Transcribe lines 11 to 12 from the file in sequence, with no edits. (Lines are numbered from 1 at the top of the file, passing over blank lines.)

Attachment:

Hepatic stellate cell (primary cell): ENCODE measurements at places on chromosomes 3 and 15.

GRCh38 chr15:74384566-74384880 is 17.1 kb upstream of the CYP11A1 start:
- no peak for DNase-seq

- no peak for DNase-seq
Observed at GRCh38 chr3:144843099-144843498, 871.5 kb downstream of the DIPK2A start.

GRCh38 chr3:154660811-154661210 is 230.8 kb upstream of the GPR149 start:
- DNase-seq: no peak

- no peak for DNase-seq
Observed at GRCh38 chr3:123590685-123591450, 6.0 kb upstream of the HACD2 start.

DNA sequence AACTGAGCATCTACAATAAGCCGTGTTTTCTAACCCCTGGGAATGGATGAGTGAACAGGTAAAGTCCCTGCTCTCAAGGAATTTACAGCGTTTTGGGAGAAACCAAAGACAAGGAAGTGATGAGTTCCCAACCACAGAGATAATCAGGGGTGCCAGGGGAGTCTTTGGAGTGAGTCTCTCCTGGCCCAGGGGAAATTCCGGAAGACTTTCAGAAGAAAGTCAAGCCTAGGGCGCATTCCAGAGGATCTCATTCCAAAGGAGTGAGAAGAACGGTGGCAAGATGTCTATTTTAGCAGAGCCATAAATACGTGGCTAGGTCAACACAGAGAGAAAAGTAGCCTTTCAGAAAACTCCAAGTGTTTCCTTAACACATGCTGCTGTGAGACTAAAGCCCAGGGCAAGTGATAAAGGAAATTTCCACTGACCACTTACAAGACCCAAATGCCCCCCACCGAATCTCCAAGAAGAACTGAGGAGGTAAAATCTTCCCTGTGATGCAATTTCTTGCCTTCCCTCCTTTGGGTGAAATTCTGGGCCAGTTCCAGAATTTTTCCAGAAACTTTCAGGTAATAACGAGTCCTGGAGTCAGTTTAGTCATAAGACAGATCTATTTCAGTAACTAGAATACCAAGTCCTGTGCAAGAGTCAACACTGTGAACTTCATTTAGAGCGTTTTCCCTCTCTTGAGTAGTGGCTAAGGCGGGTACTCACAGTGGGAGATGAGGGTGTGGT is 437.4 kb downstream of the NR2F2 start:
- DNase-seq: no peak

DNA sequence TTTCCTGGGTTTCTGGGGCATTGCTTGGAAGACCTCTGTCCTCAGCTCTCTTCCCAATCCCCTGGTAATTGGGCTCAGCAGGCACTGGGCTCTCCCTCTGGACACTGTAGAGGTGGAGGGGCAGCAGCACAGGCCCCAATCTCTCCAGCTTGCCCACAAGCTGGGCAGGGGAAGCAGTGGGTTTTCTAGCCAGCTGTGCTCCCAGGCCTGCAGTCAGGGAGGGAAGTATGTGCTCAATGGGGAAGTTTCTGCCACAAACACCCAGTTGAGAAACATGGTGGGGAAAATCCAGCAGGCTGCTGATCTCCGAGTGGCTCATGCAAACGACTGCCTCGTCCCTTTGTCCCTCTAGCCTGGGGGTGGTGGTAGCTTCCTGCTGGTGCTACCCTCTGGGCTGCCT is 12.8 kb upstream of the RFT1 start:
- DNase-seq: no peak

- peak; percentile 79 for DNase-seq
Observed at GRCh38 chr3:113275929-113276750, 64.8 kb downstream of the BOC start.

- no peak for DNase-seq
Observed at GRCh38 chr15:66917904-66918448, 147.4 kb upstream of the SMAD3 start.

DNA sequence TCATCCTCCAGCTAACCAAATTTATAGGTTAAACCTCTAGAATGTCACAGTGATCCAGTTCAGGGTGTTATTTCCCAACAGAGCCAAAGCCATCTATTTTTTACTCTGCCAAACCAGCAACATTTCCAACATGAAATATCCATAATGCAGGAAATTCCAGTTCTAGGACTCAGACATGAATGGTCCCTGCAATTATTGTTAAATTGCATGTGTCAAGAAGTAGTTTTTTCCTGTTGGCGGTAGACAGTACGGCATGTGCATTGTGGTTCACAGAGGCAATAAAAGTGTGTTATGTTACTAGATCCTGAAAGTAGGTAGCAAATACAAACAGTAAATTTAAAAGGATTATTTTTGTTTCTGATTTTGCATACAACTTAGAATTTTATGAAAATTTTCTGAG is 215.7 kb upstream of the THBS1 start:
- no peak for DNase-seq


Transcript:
- DNase-seq: no peak

DNA sequence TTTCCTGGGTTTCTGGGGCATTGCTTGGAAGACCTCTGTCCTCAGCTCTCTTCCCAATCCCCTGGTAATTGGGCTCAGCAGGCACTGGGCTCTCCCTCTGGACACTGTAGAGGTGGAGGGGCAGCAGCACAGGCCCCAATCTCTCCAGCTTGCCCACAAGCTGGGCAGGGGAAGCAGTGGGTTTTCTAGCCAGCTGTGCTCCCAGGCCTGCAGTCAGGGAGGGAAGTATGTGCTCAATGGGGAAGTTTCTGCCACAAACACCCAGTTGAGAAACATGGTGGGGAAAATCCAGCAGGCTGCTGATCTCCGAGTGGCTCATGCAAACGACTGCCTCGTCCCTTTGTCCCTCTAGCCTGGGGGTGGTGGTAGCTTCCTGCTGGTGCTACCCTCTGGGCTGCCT is 12.8 kb upstream of the RFT1 start: